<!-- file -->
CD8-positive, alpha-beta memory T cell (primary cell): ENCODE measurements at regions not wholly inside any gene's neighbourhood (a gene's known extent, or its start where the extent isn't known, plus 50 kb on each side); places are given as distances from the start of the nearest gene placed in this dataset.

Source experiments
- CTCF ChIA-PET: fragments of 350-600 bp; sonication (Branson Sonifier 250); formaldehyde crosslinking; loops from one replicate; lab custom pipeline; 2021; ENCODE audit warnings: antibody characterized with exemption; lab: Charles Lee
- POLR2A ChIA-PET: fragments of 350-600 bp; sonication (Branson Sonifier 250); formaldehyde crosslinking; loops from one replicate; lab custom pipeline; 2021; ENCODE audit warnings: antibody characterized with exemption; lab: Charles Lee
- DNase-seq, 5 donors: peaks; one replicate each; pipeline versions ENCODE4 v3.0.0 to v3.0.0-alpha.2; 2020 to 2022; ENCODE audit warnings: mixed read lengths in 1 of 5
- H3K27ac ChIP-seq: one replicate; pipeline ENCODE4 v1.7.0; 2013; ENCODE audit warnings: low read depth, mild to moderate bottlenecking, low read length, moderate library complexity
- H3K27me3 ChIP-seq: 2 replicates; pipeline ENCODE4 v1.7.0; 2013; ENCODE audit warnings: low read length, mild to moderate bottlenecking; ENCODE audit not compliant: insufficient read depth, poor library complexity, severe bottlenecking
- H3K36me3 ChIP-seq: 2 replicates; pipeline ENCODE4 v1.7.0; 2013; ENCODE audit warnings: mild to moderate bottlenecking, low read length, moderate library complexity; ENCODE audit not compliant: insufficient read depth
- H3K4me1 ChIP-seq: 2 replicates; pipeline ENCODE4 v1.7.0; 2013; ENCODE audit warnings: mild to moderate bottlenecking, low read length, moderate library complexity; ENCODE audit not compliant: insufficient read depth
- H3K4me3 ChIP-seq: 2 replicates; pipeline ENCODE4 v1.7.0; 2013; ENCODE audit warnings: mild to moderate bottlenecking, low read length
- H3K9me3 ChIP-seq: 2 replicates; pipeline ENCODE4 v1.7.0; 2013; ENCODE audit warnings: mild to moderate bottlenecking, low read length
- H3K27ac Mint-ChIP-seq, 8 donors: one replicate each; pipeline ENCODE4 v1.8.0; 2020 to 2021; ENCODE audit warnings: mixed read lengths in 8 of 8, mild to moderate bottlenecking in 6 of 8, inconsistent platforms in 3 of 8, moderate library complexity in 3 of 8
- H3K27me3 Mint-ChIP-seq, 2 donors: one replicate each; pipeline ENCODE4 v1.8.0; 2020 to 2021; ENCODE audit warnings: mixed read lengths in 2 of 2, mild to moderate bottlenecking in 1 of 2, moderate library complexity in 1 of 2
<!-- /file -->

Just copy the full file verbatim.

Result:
CD8-positive, alpha-beta memory T cell (primary cell): ENCODE measurements at regions not wholly inside any gene's neighbourhood (a gene's known extent, or its start where the extent isn't known, plus 50 kb on each side); places are given as distances from the start of the nearest gene placed in this dataset.

Source experiments
- CTCF ChIA-PET: fragments of 350-600 bp; sonication (Branson Sonifier 250); formaldehyde crosslinking; loops from one replicate; lab custom pipeline; 2021; ENCODE audit warnings: antibody characterized with exemption; lab: Charles Lee
- POLR2A ChIA-PET: fragments of 350-600 bp; sonication (Branson Sonifier 250); formaldehyde crosslinking; loops from one replicate; lab custom pipeline; 2021; ENCODE audit warnings: antibody characterized with exemption; lab: Charles Lee
- DNase-seq, 5 donors: peaks; one replicate each; pipeline versions ENCODE4 v3.0.0 to v3.0.0-alpha.2; 2020 to 2022; ENCODE audit warnings: mixed read lengths in 1 of 5
- H3K27ac ChIP-seq: one replicate; pipeline ENCODE4 v1.7.0; 2013; ENCODE audit warnings: low read depth, mild to moderate bottlenecking, low read length, moderate library complexity
- H3K27me3 ChIP-seq: 2 replicates; pipeline ENCODE4 v1.7.0; 2013; ENCODE audit warnings: low read length, mild to moderate bottlenecking; ENCODE audit not compliant: insufficient read depth, poor library complexity, severe bottlenecking
- H3K36me3 ChIP-seq: 2 replicates; pipeline ENCODE4 v1.7.0; 2013; ENCODE audit warnings: mild to moderate bottlenecking, low read length, moderate library complexity; ENCODE audit not compliant: insufficient read depth
- H3K4me1 ChIP-seq: 2 replicates; pipeline ENCODE4 v1.7.0; 2013; ENCODE audit warnings: mild to moderate bottlenecking, low read length, moderate library complexity; ENCODE audit not compliant: insufficient read depth
- H3K4me3 ChIP-seq: 2 replicates; pipeline ENCODE4 v1.7.0; 2013; ENCODE audit warnings: mild to moderate bottlenecking, low read length
- H3K9me3 ChIP-seq: 2 replicates; pipeline ENCODE4 v1.7.0; 2013; ENCODE audit warnings: mild to moderate bottlenecking, low read length
- H3K27ac Mint-ChIP-seq, 8 donors: one replicate each; pipeline ENCODE4 v1.8.0; 2020 to 2021; ENCODE audit warnings: mixed read lengths in 8 of 8, mild to moderate bottlenecking in 6 of 8, inconsistent platforms in 3 of 8, moderate library complexity in 3 of 8
- H3K27me3 Mint-ChIP-seq, 2 donors: one replicate each; pipeline ENCODE4 v1.8.0; 2020 to 2021; ENCODE audit warnings: mixed read lengths in 2 of 2, mild to moderate bottlenecking in 1 of 2, moderate library complexity in 1 of 2